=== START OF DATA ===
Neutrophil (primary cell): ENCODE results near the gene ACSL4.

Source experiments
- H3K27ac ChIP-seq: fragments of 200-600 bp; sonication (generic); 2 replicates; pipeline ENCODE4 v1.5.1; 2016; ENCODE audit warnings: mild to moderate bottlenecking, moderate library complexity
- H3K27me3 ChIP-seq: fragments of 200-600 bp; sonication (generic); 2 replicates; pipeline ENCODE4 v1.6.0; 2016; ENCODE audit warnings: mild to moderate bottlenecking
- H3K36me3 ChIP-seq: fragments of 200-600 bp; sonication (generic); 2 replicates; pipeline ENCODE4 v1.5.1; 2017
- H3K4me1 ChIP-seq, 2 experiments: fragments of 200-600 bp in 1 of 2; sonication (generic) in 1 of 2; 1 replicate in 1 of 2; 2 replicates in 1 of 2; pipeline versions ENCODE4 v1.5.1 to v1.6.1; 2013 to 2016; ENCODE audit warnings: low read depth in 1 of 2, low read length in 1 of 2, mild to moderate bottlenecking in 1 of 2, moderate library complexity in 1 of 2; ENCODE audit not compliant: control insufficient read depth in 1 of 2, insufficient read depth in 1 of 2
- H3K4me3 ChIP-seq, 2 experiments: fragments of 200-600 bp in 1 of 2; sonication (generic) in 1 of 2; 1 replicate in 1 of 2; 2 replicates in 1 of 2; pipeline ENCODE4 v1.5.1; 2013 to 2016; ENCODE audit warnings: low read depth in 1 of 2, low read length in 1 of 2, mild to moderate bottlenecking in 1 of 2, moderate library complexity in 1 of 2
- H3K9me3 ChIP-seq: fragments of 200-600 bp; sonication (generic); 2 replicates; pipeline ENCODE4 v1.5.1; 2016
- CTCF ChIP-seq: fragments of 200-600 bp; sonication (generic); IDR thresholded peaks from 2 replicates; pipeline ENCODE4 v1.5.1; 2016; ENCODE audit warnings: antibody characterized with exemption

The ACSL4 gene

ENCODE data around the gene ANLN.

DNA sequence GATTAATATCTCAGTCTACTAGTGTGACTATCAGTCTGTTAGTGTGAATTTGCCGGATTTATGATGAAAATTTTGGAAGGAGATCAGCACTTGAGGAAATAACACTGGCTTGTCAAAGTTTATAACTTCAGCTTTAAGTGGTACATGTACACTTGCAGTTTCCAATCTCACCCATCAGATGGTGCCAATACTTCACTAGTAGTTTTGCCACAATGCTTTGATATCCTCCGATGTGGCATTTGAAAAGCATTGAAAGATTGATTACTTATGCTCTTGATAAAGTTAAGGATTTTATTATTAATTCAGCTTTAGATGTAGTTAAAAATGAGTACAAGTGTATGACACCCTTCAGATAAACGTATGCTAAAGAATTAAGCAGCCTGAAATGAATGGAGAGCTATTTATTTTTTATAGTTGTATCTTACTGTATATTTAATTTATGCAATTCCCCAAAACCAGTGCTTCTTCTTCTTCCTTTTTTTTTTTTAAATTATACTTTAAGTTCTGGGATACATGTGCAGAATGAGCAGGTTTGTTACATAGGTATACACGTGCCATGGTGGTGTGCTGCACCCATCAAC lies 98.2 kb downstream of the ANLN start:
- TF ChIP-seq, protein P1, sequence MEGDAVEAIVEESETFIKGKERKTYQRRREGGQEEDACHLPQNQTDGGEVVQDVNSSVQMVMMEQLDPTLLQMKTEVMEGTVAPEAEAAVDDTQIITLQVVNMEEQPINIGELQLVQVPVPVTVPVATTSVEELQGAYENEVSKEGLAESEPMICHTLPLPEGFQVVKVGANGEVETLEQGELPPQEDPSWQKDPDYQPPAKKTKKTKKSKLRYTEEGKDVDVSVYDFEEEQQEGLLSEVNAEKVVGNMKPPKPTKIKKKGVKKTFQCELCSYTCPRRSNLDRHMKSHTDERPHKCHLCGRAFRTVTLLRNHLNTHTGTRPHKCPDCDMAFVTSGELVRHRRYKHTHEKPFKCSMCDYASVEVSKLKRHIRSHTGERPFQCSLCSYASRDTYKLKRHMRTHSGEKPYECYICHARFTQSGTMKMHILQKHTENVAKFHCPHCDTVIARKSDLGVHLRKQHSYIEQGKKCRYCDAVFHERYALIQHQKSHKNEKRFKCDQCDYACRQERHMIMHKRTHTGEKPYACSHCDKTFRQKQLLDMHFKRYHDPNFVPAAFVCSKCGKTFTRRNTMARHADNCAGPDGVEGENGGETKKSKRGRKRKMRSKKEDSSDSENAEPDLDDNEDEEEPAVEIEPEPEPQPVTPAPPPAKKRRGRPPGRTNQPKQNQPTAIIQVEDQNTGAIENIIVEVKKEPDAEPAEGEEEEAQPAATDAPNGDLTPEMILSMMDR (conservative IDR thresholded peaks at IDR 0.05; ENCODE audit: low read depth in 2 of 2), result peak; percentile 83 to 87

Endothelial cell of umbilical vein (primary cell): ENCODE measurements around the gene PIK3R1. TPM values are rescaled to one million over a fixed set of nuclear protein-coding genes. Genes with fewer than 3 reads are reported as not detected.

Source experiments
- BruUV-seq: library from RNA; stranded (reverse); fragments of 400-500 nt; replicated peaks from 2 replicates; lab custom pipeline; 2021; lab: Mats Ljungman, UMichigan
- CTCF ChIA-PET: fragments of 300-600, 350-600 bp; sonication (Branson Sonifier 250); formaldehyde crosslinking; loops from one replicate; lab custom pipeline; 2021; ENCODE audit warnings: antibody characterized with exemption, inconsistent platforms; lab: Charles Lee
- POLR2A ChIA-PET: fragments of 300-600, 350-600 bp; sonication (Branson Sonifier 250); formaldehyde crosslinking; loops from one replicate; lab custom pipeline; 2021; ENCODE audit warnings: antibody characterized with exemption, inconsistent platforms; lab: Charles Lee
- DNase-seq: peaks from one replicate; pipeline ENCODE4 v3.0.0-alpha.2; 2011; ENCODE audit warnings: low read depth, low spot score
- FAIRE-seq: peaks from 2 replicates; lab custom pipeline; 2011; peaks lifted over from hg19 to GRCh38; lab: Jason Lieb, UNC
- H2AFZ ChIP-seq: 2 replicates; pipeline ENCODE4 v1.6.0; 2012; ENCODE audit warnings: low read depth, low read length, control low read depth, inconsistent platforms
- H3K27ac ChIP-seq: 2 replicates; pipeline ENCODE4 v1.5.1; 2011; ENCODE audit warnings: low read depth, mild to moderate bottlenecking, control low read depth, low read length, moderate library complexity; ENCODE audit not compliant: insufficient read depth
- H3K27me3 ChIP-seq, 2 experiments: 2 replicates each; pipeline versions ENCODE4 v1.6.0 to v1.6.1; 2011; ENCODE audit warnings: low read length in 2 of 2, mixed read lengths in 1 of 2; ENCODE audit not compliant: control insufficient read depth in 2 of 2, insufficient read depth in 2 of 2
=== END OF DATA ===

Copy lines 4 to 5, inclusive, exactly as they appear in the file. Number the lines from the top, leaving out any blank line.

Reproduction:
- H3K27me3 ChIP-seq: fragments of 200-600 bp; sonication (generic); 2 replicates; pipeline ENCODE4 v1.6.0; 2016; ENCODE audit warnings: mild to moderate bottlenecking
- H3K36me3 ChIP-seq: fragments of 200-600 bp; sonication (generic); 2 replicates; pipeline ENCODE4 v1.5.1; 2017